Lavialle-Piot explains some of the real changes happening on the ground for farmers and their communities. 

“Cargill is partnering with farmers to increase productivity and market access. We have trained thousands of farmers around the world to use sustainable farming practices so they can increase yields and profitability,” she says. 

“We provide training on agricultural practices, farm management, land use and deforestation, health & safety, labor rights and adoption of Roundtable on Sustainable Palm Oil (RSPO) certification.”

“We are currently developing technological solutions to map farmers, give them access to market information, track the financial health of their farms, improve productivity, and mitigate environmental risks.”

“We want to ensure that farmers are included in our supply chain and engaged in sustainable and profitable practices.”

Cargill’s updated report also talks about progress on the ground regarding labor and human rights. Cargill independently assessed its own plantations and launched efforts within its supply chain focused on labor in Malaysia. Cargill has also partnered on industry-led initiatives in Indonesia through the Decent Rural Living Initiative.

“There are meaningful and innovative supplier engagement programs in Malaysia, Indonesia and Latin America,” adds Lavialle-Piot.

“There are the labor and human rights initiatives in Cargill operations and industry partnerships including the launch of the Decent Rural Living Initiative, an industry-led initiative with four other companies to help improve labor and human rights for agricultural workers in the Indonesian palm industry.”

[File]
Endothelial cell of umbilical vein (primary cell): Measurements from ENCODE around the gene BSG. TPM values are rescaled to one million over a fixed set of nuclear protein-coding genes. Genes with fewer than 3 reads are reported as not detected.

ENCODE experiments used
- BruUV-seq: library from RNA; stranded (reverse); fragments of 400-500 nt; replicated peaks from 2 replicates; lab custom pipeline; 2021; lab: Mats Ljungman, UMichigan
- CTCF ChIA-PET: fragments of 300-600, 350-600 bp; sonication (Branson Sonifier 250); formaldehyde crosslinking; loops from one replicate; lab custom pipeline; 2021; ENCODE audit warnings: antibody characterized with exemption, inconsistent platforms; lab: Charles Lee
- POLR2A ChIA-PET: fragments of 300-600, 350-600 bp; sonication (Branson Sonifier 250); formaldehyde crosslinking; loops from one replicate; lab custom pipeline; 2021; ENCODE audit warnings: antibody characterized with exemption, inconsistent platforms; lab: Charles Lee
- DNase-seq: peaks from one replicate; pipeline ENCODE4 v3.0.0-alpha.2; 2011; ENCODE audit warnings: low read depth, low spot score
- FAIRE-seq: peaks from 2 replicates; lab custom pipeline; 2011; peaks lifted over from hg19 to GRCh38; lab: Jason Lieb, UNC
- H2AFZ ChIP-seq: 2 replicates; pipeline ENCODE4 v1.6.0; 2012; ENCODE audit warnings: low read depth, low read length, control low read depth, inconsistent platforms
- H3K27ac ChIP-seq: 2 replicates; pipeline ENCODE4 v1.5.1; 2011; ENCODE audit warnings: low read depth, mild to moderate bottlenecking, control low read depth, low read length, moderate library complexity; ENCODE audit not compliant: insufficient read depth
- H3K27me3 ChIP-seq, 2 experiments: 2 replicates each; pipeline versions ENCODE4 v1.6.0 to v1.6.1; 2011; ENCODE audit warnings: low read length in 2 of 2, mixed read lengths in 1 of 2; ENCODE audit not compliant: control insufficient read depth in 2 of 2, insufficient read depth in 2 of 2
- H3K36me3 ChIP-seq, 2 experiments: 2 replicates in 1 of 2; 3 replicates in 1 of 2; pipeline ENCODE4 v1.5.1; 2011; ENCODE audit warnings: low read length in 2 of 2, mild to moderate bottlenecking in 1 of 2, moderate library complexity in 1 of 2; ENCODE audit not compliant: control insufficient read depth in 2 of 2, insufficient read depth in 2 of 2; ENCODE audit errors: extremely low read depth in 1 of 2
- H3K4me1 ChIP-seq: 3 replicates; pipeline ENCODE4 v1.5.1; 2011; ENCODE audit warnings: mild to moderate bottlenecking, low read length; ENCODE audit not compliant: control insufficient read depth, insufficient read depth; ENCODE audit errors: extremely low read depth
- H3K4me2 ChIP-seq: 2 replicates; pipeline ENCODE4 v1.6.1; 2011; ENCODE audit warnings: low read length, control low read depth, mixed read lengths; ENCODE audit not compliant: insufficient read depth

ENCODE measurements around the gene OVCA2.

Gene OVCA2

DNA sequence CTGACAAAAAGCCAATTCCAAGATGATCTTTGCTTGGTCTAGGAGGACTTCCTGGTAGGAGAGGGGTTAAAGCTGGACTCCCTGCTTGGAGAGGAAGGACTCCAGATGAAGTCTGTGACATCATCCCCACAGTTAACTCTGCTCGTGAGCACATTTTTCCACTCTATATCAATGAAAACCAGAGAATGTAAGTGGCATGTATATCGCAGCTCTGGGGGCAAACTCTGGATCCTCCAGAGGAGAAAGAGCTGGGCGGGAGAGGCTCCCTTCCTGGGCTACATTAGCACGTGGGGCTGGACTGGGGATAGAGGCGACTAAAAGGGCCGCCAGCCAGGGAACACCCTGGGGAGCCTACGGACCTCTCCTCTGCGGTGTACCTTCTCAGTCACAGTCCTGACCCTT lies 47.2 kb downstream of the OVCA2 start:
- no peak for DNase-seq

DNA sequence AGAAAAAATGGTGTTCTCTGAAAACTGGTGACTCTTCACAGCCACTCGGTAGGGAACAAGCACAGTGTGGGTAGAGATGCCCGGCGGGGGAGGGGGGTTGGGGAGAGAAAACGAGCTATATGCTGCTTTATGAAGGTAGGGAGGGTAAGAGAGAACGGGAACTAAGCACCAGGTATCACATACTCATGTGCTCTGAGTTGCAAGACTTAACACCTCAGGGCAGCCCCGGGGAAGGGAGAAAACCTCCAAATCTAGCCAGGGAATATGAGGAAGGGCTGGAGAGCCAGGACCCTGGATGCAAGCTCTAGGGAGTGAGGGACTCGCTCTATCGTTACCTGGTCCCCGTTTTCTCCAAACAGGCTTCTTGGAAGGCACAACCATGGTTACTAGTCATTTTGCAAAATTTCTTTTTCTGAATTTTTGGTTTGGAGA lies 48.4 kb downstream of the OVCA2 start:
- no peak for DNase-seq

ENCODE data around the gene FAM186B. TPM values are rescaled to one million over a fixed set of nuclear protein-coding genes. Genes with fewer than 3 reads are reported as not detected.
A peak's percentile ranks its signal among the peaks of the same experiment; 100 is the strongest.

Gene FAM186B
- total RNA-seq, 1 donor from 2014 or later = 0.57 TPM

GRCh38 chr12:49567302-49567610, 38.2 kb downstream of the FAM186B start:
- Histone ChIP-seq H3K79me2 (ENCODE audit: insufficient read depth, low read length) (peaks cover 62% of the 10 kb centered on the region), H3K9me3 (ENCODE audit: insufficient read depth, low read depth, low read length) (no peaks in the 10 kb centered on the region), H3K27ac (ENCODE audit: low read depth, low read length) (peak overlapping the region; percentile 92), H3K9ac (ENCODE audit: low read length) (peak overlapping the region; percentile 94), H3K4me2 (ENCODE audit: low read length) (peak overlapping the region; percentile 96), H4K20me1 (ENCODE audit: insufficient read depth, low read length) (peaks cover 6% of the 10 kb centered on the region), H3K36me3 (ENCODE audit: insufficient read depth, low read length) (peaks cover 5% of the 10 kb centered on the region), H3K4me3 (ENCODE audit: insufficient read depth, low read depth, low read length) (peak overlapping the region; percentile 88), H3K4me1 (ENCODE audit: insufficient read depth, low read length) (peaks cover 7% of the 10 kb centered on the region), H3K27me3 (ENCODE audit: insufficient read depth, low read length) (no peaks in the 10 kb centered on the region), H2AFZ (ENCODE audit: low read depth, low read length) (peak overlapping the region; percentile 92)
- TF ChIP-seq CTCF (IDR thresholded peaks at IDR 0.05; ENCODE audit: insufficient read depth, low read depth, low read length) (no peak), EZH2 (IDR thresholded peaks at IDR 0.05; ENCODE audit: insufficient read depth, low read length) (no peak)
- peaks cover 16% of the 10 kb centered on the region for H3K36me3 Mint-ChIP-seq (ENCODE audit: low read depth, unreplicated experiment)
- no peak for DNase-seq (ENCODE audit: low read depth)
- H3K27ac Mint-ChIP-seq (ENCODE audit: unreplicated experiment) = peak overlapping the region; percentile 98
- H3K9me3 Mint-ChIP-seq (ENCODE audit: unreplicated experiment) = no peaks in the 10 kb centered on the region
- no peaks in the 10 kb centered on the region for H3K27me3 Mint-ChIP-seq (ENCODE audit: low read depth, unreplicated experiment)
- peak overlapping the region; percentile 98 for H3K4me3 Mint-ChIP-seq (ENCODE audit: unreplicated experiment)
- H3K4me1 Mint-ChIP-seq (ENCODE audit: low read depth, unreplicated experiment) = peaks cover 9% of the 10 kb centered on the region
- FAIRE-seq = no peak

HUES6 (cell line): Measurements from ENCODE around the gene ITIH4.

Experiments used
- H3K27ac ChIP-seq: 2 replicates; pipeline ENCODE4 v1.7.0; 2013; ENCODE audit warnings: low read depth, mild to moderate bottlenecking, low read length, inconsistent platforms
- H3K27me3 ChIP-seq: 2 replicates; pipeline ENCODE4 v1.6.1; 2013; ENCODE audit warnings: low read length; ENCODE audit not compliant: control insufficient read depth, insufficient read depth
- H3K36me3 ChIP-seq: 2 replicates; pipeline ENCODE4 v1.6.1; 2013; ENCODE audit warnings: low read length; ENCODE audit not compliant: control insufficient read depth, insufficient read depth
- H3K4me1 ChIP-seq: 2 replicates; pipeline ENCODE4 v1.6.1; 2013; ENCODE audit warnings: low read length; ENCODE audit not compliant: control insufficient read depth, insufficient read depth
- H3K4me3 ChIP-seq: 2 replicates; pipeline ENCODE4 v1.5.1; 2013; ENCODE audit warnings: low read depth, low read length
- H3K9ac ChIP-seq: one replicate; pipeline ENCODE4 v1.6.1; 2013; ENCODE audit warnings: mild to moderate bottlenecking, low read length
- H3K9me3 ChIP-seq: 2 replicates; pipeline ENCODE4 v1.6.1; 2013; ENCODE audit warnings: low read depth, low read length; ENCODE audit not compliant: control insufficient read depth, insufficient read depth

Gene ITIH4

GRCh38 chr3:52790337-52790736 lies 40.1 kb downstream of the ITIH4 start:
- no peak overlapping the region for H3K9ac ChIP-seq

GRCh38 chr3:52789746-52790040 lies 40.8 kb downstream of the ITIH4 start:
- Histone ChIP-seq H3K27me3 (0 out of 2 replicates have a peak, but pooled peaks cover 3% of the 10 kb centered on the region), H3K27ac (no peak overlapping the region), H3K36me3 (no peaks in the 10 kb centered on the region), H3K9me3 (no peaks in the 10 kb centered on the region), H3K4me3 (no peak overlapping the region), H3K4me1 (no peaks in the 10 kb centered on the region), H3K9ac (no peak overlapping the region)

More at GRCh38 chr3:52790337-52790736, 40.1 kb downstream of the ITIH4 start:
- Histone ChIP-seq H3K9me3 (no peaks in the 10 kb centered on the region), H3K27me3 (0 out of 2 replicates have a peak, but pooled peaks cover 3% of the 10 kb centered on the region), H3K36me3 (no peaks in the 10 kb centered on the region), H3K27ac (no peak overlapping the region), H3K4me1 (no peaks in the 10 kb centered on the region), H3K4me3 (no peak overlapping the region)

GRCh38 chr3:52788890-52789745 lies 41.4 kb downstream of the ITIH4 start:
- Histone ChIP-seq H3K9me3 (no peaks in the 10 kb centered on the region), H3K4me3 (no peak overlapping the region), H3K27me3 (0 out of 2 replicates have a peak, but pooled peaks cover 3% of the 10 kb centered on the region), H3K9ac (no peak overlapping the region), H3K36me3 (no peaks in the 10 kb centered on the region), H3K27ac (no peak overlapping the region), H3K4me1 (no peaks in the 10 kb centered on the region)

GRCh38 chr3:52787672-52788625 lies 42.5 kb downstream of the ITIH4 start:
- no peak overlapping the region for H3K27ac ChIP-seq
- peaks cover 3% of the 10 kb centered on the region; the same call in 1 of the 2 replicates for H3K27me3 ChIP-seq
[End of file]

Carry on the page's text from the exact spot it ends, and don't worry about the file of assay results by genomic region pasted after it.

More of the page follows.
“There are also smallholder certification and empowerment programs in Malaysia and Brazil.”

In addition, Lavialle-Piot explains Cargill’s key priorities for the future include:

- Developing a verification mechanism to increase transparency and improve processes;
- Develop sustainable landscape approach to address common issues at a landscape level;
- Investing in technology to empower farmers and develop robust tools to assist Cargill in monitoring and mitigating social and environmental problems;
- Bring partnership to the next level.

Consumer view of palm oil 
In general, palm oil, how it is sourced, where it comes from and the farmers and small communities of grower countries have been heavily scrutinized in recent years as industry steps up efforts to clean up the supply chain. 

There is also significant pressure from non-government organizations and environmental groups like Greenpeace which continually investigate the palm oil supply chain. Click to Enlarge

At the same time, there is increasing consumer awareness about the significant issues of palm oil – deforestation, loss of the natural habitat of the three surviving species of orangutan, child labor, a fair trade environment for farmers, other labor issues and more.